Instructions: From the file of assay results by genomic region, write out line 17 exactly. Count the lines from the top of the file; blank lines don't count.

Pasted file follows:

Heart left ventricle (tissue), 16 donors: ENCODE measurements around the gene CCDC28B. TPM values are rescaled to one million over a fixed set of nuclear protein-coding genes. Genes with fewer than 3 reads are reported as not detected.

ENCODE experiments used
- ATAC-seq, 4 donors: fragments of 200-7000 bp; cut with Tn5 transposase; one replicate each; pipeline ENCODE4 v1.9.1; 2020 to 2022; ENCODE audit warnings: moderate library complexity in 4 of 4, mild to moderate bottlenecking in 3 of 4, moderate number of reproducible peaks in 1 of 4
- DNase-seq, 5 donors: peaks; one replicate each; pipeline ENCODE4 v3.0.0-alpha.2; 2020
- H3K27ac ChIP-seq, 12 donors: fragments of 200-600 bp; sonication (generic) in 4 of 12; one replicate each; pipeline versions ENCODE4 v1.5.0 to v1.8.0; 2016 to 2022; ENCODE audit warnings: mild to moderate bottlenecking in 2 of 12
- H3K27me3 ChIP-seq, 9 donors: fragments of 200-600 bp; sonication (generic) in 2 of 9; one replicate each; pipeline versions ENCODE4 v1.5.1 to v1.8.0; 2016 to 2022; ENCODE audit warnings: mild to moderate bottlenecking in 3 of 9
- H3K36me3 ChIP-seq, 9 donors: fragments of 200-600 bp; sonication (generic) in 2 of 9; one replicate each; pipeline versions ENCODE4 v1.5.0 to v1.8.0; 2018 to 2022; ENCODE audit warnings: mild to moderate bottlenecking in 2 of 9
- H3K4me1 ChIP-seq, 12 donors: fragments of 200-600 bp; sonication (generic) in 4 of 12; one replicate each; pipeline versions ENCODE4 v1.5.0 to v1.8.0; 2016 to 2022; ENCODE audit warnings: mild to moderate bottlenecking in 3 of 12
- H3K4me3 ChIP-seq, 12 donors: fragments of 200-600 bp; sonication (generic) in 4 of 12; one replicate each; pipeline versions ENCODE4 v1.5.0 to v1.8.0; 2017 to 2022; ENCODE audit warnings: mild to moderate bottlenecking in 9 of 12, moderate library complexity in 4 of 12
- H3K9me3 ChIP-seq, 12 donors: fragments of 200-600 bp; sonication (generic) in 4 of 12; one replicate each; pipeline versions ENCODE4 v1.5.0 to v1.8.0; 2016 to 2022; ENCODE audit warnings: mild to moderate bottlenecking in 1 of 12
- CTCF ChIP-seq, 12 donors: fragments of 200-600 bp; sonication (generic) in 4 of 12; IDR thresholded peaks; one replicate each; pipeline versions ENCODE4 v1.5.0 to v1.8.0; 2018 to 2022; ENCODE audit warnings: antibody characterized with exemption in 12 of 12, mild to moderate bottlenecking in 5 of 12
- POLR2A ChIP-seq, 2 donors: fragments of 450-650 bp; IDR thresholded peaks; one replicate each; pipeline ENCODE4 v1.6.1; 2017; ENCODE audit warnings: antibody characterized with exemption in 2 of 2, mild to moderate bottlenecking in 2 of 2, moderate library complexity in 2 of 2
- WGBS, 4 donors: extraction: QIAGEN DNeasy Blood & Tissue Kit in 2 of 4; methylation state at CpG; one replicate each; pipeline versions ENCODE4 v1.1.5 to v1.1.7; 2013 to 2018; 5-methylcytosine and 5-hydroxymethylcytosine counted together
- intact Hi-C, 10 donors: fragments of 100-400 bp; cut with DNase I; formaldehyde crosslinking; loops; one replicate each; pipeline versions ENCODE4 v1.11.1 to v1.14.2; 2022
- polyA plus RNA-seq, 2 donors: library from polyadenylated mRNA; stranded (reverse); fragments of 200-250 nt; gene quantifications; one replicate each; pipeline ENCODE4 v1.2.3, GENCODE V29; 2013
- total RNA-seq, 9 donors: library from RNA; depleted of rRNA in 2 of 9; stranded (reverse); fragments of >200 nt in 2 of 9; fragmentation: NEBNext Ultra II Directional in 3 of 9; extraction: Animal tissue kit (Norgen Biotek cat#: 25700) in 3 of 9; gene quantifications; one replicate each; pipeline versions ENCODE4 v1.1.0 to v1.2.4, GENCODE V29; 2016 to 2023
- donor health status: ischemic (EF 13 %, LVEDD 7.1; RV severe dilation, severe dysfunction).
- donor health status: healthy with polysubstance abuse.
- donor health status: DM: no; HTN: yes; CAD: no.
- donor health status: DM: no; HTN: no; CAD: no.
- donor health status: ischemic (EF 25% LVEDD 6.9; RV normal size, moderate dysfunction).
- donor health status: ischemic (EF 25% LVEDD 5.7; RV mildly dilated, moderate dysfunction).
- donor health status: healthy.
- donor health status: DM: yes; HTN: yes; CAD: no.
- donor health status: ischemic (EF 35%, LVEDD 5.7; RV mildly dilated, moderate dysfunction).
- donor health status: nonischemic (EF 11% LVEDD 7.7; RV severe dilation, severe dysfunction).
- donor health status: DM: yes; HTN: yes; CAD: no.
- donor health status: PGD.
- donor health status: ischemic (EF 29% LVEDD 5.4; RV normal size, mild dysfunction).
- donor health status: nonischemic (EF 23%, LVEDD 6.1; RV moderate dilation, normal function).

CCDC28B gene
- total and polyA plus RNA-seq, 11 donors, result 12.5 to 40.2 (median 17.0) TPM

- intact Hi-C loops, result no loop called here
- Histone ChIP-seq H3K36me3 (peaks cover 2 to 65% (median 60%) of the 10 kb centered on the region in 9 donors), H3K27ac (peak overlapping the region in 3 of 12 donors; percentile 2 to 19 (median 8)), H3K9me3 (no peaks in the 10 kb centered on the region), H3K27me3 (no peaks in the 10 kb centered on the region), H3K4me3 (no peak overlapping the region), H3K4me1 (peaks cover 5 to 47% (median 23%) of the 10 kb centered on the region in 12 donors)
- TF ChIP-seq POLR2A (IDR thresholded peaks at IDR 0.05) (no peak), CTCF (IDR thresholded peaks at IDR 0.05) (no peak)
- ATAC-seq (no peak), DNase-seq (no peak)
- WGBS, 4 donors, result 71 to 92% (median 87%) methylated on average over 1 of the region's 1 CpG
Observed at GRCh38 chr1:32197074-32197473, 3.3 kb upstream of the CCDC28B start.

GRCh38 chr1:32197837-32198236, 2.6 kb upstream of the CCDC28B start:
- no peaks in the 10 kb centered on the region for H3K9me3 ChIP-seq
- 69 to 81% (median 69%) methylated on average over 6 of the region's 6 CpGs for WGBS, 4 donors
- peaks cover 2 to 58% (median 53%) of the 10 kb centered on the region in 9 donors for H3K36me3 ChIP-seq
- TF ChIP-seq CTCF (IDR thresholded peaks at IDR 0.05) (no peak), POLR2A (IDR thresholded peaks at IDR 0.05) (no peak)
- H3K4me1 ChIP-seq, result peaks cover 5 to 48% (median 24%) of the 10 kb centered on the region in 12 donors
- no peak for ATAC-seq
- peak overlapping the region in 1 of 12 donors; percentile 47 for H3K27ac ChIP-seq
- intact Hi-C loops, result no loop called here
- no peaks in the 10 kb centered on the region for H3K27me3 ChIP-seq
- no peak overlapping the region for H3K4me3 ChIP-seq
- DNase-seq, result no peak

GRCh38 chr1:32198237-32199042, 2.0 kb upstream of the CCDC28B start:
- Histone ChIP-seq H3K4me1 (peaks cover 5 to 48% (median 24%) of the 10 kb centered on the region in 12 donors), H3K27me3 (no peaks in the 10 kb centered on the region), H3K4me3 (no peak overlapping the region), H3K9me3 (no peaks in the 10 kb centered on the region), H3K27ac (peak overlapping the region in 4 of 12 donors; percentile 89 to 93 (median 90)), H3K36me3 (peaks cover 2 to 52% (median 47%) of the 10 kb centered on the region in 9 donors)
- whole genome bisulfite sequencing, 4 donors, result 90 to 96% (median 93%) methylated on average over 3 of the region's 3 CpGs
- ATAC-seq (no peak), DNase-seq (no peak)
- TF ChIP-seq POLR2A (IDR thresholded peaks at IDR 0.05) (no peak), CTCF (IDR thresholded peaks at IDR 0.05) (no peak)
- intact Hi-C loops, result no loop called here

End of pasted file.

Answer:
- donor health status: ischemic (EF 13 %, LVEDD 7.1; RV severe dilation, severe dysfunction).